While Wedemeyer was preparing his plans to defend the area of Kweiyang and Kunming, and considering the ‘Beta’ (iii) offensive later in the year, the Japanese policy in China was radically altered. On 23 November 1944 Okamura, who had been commander of North China Area Army and 6th Area Army, was elevated to command of the China Expeditionary Army responsible for all Japanese operations in China. The new commander-in-chief submitted plans to Imperial General Headquarters for an offensive to be launched in March 1945 from Hengyang and Liuchow to the west in order to capture Chihkiang (a US air base) and Kweiyang respectively, followed by an advance on Chungking (the Chinese Nationalist capital) and Chengtu (another US air base). Okamura believed that a success of this magnitude might end the war in China and topple the Nationalist regime.
Imperial General Headquarters was doubtful whether or not, given the Japanese manpower and matériel available, such an offensive into the province of Szechwan would obtain success, especially as it appeared that the course of the war in Europe was strengthening the will of Chiang’s Nationalist regime to continue fighting. Moreover, the Japanese high command felt that there was the risk that Okamura’s proposed offensive might hinder the improvement of the defences in the strategic areas around Japan now threatened by the US forces advancing through the Pacific in the direction of the home islands. The high command accordingly refused to countenance major operations deep in China. In January 1945 the Imperial High Command therefore instructed Okamura that the primary task of the China Expeditionary Army was to concentrate the bulk of its strength in the coastal region of southern and central China, especially along the lower reaches of the Yangtze river, to defeat any US invasion. Okamura was also ordered to make every effort to neutralise USAAF strength in China be means of raids, and to encompass the defeat of Chiang’s regime by political rather than by military means. For these tasks the China Expeditionary Army was to be reorganised and reinforced by 230,000 men despatched from Japan to increase its strength by 25% to about one million men organised as 30 infantry divisions, one tank division, 20 independent mixed brigades, 11 independent infantry brigades, 13 independent garrison units and one cavalry brigade. Even so, the capability of the China Expeditionary Army was not really formidable as a result of its poor standards training and lack of adequate equipment.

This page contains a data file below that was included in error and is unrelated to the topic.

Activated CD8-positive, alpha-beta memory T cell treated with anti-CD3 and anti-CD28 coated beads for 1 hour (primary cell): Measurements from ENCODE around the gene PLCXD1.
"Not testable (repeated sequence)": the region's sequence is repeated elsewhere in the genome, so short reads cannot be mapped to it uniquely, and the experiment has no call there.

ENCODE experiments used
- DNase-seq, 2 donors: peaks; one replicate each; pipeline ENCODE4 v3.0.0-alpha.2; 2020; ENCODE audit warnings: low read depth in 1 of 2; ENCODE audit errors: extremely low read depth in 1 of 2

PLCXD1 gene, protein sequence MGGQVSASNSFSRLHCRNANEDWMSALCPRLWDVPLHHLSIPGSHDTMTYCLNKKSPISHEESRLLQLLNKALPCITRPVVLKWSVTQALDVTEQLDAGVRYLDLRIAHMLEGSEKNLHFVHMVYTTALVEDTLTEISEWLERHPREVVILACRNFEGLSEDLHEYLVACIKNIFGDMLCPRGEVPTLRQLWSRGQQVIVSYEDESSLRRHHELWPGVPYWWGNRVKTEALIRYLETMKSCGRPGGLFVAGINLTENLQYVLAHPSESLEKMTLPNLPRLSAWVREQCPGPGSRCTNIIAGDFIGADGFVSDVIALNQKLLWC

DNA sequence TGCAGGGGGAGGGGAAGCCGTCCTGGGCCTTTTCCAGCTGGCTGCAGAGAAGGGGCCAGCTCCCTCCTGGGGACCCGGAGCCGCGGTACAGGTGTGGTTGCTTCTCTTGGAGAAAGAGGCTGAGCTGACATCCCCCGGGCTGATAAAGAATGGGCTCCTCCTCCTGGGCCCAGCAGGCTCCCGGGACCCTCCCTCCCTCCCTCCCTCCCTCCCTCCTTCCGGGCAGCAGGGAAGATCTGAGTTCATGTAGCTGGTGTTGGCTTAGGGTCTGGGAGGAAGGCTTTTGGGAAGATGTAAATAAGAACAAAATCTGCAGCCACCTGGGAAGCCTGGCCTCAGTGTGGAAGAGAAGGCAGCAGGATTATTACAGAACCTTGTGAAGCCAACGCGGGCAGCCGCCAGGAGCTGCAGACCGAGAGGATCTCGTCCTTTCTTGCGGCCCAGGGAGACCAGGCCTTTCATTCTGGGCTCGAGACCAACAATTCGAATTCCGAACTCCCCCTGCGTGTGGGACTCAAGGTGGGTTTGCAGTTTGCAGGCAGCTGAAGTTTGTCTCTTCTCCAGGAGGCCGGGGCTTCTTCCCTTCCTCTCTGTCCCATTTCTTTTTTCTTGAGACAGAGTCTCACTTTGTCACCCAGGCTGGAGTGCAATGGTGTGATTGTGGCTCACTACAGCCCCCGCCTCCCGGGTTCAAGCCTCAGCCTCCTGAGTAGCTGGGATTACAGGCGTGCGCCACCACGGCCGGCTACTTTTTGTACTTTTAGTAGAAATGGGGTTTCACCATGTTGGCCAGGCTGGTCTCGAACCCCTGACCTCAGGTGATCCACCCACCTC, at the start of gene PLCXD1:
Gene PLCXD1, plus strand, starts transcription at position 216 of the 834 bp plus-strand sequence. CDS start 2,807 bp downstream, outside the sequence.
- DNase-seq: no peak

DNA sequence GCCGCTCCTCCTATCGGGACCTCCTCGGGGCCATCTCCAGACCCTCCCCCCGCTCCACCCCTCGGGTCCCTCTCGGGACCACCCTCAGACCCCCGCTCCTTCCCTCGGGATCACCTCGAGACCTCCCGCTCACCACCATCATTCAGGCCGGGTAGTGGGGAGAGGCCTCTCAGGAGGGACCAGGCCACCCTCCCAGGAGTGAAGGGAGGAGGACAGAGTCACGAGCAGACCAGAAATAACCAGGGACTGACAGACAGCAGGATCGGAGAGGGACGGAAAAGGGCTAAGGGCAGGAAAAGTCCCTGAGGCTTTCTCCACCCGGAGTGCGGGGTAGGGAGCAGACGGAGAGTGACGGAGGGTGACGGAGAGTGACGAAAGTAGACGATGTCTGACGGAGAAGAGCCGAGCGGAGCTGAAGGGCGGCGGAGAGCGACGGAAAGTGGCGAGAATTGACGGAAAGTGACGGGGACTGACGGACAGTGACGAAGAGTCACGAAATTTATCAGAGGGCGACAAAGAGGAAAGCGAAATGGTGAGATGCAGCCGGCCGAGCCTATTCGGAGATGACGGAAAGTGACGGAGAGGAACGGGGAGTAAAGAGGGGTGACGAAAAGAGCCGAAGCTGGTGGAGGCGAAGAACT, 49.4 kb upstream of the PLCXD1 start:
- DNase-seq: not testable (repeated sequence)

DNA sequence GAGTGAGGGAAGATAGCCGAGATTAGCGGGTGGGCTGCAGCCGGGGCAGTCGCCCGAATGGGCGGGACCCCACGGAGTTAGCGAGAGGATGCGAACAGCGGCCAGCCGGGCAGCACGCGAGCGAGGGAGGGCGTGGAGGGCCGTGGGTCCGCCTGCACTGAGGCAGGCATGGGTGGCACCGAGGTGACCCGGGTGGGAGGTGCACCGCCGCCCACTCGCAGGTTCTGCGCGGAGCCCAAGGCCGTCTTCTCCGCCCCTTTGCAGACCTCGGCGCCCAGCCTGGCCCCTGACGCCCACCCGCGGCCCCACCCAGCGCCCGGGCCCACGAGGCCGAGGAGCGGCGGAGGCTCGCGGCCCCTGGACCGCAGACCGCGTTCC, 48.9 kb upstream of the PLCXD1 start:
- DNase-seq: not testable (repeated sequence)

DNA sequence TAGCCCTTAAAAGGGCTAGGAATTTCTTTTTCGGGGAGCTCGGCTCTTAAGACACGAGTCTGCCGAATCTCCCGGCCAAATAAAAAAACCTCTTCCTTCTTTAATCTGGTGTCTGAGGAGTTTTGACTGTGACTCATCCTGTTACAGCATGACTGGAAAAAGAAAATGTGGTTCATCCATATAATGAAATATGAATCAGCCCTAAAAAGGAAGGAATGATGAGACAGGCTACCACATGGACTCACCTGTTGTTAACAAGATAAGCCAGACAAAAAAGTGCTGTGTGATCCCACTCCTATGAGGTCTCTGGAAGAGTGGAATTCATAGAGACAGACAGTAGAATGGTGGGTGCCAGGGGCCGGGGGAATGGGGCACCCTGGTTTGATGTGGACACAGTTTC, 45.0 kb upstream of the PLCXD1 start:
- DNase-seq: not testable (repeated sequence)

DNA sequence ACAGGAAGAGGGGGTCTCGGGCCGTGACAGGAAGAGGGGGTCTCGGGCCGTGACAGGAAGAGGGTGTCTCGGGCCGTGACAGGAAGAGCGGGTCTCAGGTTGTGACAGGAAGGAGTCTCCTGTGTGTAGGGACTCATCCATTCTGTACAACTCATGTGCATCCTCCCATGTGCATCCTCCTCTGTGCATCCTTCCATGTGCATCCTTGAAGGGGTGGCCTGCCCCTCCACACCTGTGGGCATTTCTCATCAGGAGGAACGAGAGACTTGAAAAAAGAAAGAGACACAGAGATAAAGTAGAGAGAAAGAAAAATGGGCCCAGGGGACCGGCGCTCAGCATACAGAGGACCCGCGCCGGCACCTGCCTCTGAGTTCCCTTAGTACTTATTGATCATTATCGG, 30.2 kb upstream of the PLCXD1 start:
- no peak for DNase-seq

Okamura made Lieutenant General Hisaichi Tanaka’s 23rd Army responsible for south-eastern China in the area round Canton, Lieutenant General Sajishige Nagatsu’s 13th Army for the lower reaches of the Yangtze river, and Lieutenant General Sadamu Shinomura’s North China Area Army for the coast in the vicinity of Tsingtao. Okabe’s 6th Area Army was to hold the existing occupied areas in central China and also to attempt the destruction of the Chinese armies in that area. Following the loss of its airfields in eastern China during 1944, the USAAF had started to build large numbers of airfields in Yunnan, Kweichow, Hunan and Szechwan provinces, and had increased its attacks on river shipping, airfields and railways in north-eastern China, so Okamura decided to destroy the air bases at Laohokow and Chihkiang: the operation to destroy the first was entrusted to Lieutenant General Eitaro Uchiyama’s (from 7 April Lieutenant General Takashi Takamori’s) 12th Army of the North China Area Army and that of the destruction of the latter to Lieutenant General Kazuyoshi Banzai’s 20th Army of the 6th Area Army.
The Japanese advance on Laohokow began on 12 March and the airfields in the vicinity had been taken without difficulty by 8 April. The attempt to occupy Chihkiang began on 15 April but met with considerable resistance from the Chinese armies concentrated by Wedemeyer to the east of Kweiyang, reinforced by the two US-trained Chinese divisions from Burma, hurriedly flown forward from Kunming. The Japanese offensive was halted in the mountainous area some 50 miles (80 km) short of its objective and, as the Chinese armies started to make enveloping attacks on both flanks, the 20th Army began to pull back to its starting position, to the west of Hengyang, on 9 May.